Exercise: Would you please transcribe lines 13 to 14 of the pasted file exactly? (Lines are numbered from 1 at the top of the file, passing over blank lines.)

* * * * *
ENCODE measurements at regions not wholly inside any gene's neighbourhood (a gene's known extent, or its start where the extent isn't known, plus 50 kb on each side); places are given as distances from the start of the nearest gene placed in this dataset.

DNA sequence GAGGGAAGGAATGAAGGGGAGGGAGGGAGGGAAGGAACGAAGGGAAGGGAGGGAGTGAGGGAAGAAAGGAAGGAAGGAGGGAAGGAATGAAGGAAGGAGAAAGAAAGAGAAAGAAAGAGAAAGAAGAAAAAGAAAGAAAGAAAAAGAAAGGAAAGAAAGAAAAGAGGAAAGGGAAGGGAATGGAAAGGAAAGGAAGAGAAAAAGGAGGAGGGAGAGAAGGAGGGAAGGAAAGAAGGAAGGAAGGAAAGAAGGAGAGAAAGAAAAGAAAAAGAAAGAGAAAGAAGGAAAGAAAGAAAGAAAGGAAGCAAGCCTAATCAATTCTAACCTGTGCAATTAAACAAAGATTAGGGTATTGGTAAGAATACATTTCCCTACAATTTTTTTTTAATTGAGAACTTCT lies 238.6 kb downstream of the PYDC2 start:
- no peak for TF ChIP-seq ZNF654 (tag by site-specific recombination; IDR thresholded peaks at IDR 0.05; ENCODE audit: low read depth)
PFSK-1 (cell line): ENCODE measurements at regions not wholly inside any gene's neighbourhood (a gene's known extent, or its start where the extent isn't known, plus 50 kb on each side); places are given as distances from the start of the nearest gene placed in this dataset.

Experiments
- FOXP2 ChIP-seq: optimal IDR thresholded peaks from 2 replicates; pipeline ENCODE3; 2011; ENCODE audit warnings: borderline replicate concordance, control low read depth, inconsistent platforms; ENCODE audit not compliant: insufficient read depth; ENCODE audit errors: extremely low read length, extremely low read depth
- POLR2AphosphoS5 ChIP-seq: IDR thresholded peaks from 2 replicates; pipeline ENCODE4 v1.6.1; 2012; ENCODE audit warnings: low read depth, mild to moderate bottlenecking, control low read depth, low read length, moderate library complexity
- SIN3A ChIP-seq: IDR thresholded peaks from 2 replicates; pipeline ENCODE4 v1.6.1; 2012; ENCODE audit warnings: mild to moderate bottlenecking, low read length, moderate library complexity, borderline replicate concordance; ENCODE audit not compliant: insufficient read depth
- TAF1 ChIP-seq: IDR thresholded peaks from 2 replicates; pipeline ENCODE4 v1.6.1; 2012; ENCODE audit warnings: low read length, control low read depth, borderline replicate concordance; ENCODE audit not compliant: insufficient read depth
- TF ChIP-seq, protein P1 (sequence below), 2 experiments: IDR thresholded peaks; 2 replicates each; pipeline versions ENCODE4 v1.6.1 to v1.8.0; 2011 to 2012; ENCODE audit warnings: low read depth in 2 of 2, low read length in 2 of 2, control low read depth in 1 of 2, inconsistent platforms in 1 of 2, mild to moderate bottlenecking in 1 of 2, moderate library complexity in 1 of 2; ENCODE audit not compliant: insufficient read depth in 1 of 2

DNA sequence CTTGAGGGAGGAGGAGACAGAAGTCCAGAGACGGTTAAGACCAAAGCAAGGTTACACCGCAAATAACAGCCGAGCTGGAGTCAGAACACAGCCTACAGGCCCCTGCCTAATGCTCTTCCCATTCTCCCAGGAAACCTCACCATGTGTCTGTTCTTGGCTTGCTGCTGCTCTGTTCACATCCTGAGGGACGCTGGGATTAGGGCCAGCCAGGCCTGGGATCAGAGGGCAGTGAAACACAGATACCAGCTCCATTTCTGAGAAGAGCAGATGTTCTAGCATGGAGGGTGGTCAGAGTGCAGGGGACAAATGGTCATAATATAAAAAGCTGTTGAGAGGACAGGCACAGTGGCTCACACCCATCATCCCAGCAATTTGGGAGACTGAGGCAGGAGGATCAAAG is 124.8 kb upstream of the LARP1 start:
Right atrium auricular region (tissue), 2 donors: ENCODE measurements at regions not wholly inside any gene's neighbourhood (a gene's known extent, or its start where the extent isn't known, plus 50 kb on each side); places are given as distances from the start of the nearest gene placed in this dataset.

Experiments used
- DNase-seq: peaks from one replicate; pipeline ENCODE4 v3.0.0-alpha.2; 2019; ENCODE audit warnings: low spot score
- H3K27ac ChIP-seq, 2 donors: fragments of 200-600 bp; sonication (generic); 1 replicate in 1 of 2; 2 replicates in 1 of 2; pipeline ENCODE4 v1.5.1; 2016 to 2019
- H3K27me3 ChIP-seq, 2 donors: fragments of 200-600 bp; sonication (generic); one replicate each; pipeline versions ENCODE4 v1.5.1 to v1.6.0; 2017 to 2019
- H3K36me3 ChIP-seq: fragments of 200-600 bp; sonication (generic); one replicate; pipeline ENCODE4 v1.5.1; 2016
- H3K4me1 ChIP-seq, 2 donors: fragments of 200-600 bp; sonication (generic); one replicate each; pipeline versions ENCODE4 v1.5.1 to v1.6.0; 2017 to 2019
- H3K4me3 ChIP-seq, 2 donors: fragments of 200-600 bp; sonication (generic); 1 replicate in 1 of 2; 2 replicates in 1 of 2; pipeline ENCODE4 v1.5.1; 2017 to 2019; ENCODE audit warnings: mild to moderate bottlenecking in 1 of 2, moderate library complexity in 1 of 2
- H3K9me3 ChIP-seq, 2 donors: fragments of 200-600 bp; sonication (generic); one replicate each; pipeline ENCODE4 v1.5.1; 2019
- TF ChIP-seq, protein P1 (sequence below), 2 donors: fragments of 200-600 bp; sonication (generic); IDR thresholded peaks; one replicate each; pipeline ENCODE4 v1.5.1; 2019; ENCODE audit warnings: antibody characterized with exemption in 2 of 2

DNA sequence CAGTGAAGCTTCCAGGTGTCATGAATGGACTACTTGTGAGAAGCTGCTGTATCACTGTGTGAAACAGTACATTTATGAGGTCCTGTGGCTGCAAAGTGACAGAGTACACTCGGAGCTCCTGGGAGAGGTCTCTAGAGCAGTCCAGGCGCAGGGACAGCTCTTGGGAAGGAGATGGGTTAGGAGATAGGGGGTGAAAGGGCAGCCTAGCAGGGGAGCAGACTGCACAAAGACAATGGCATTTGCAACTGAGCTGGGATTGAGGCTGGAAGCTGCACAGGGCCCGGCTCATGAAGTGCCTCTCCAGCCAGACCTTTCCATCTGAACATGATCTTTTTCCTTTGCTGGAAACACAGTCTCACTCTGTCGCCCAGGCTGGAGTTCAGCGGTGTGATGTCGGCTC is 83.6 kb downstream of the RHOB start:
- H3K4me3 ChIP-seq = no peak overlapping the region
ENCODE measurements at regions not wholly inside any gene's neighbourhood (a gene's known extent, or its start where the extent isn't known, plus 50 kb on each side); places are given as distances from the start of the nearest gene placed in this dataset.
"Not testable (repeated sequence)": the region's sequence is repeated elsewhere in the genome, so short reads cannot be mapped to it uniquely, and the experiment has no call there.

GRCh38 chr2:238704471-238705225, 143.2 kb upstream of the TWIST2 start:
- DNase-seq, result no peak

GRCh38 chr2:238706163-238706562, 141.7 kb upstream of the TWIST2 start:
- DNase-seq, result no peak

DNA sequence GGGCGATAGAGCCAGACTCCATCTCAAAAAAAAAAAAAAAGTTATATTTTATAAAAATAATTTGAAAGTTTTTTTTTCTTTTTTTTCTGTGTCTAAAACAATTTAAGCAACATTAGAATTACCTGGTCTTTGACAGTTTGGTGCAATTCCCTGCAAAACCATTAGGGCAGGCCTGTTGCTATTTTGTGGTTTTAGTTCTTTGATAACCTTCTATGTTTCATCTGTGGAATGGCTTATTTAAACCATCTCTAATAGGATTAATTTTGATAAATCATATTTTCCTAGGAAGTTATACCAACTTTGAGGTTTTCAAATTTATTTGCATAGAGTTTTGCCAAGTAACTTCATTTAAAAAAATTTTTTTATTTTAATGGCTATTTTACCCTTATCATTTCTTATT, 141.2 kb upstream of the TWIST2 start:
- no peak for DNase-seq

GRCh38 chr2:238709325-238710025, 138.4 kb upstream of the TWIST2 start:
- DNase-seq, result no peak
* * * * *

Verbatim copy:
Experiments used
- DNase-seq: peaks from one replicate; pipeline ENCODE4 v3.0.0-alpha.2; 2019; ENCODE audit warnings: low spot score